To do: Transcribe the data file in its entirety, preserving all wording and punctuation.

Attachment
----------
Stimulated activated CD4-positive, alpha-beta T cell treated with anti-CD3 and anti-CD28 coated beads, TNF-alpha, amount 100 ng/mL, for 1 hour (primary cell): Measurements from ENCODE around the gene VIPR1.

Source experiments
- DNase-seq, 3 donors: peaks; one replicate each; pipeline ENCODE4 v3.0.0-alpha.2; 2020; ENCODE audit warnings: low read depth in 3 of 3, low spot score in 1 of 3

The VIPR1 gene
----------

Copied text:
Stimulated activated CD4-positive, alpha-beta T cell treated with anti-CD3 and anti-CD28 coated beads, TNF-alpha, amount 100 ng/mL, for 1 hour (primary cell): Measurements from ENCODE around the gene VIPR1.

Source experiments
- DNase-seq, 3 donors: peaks; one replicate each; pipeline ENCODE4 v3.0.0-alpha.2; 2020; ENCODE audit warnings: low read depth in 3 of 3, low spot score in 1 of 3

The VIPR1 gene